(TheVerge) Vaccinations have been credited with some of humanity’s greatest health technological triumphs over disease, including drastically reducing polio around the globe and almost eliminating smallpox entirely. But how many people have been spared life-threatening infections thanks to the introduction of vaccines? At least 103.1 million children in the US alone since 1924, according to a new analysis of historical infection rate data going back to 1888.
- December 2, 2013 |
(LosAngelesTimes) Despite intense pressure to hold down federal spending, the Defense Department is launching a high-priced effort to create its own production pipeline for vaccines and biodefense drugs — an initiative that defies the advice of government-hired experts and duplicates what another agency is doing.
- November 25, 2013 |
(TheNational) When Abu Dhabi hosted the Global Vaccine Summit in April, polio’s days finally seemed to be numbered. Responding to the call from Unicef to see the disease wiped from the face of planet in just six more years, nations including the UAE joined forces with the World Health Organisation (WHO), Unicef and billionaire philanthropist Bill Gates to pledge almost every cent of the estimated US$5.5 billion (Dh20bn) cost of eradicating polio by 2018.
- November 18, 2013 |
(TheCanadianPress) The effort to rid the world of polio is too often a journey of one step forward and two steps back, with the heartbreaking news that polio is crippling toddlers in war-ravaged Syria the most recent evidence of that stuttering progress. Still, there is some good news on the polio front. Sunday marks one year since Type 3 polio viruses have been found, suggesting vaccination efforts may — heavy stress on may — have wiped out the second of three strains of polio.
- November 11, 2013 |
Op-Ed – Improving Intelligence on Emerging Bioweapons Threats: New Engagements Needed Between Intelligence and Academia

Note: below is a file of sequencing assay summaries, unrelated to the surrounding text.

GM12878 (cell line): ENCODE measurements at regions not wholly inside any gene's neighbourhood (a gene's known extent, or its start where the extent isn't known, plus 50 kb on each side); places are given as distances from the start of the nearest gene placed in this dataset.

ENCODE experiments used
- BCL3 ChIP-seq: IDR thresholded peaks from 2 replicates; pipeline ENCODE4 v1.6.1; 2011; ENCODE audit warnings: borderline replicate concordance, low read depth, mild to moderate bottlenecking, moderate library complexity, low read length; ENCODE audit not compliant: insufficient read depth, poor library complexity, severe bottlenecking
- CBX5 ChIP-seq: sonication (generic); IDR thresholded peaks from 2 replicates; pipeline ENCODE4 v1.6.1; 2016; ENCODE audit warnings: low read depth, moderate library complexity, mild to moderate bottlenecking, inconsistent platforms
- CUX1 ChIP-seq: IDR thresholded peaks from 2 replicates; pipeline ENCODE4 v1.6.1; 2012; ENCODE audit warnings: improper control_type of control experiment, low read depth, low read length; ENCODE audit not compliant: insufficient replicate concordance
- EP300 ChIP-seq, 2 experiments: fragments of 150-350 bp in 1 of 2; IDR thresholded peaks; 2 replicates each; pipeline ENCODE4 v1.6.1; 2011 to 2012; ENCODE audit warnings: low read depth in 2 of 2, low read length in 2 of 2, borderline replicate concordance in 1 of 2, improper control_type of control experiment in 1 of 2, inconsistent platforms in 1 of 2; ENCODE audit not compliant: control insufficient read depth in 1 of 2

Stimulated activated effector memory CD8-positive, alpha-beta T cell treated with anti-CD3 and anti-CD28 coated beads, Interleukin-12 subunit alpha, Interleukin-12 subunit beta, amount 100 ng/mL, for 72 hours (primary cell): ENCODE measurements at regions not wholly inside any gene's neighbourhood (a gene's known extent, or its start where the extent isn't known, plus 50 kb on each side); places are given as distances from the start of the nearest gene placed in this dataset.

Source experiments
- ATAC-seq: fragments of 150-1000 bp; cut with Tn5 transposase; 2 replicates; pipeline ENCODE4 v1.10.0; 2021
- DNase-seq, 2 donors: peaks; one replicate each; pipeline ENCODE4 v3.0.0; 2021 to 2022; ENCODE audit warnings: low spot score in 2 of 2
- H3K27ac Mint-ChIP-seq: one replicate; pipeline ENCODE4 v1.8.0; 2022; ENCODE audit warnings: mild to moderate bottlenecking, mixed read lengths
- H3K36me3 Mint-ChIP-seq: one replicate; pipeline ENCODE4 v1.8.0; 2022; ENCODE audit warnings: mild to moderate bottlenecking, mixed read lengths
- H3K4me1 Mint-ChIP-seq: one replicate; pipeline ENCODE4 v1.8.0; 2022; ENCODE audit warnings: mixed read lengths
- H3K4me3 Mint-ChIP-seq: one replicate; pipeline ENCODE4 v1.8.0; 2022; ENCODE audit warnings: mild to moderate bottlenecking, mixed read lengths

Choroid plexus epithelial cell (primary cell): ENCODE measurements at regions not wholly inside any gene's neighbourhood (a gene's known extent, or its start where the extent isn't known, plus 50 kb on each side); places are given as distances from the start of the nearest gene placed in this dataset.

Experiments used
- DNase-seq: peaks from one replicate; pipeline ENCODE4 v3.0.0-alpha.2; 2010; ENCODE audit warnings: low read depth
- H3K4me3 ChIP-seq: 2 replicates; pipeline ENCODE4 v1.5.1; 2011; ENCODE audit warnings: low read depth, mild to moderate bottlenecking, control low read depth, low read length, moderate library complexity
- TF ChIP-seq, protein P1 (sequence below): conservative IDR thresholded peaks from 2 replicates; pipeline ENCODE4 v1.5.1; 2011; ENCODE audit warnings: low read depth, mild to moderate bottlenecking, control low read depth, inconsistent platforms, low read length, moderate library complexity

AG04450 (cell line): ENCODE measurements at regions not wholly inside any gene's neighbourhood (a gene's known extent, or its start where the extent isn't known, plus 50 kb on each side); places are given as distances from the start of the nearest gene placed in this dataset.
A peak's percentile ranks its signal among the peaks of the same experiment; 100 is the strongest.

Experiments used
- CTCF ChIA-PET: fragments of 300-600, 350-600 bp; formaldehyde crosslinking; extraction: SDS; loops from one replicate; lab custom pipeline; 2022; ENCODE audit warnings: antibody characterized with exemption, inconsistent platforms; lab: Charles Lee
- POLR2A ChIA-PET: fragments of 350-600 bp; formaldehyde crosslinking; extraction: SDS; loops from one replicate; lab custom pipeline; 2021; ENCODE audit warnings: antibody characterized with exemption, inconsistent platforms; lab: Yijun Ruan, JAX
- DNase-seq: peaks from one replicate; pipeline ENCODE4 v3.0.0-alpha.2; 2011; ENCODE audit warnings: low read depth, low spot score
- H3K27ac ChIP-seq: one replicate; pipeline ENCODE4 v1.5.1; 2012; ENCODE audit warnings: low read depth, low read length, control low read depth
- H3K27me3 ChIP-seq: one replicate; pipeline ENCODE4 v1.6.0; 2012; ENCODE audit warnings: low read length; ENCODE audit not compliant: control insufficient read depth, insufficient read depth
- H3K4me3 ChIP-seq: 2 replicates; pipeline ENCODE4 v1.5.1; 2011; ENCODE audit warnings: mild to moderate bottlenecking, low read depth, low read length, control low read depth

Kathleen M. Vogel, Associate Professor, Department of Science and Technology Studies and the Judith Reppy Institute for Peace and Conflict Studies, Cornell University Since the end of the Cold War and the rise of asymmetric security threats, the U.S intelligence and policy communities have been increasingly concerned about new types of bioweapons attacks that might arise from a spectrum of state and non-state actors. In a 1995 U.S. Senate hearing, CIA official Gordon Oehler lamented that, “the increasingly troubled post–Cold War world has, in a curious way, made us yearn for the dark days of the 1960s and 1970s when we knew Read More »
- January 16, 2013 |
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(Military.com) An envelope laced with ricin intended for the president of the United States was intercepted in April 2013 by law enforcement officials when protocols established for mail screenings revealed the threat of a biological weapon. Ricin is a highly toxic, naturally occurring protein found in the seeds of the castor Read More »
- November 21, 2013
(Eurekalert) China should tailor its influenza vaccination strategies to account for its three distinct flu regions, according to the first comprehensive study of the country’s flu patterns conducted by a research team of Chinese and American scientists. Flu season in northern China occurs during the same period as in the world’s Read More »
- November 20, 2013
(ScienceDaily) A new University of Michigan study found that the state immunization registry — the public health database that tracks vaccinations- can be an effective tool to encourage influenza vaccinations during a pandemic. U-M researchers collaborated with the Michigan Department of Community Health (MDCH) to evaluate a statewide influenza vaccination reminder Read More »
- November 19, 2013
(Newsmax) When the editor of a health newsletter opened a cardboard box containing a bubble-wrapped surplus lab instrument shipped from an online university outlet, he said he was “freaked out” to find a highly toxic chemical sloshing inside. NaturalNews.com Editor Michael Adams said the $100 instrument he purchased online from Michigan Read More »
- November 19, 2013
(DiscoverMagazine) In 2009, two teenagers in the Democratic Republic of Congo showed up at their village health clinic, vomiting and with blood in their noses and mouths — hemorrhagic symptoms of the notorious Ebola viruses. In three days they were dead. Yet it took three years for researchers to unmask the Read More »
- November 19, 2013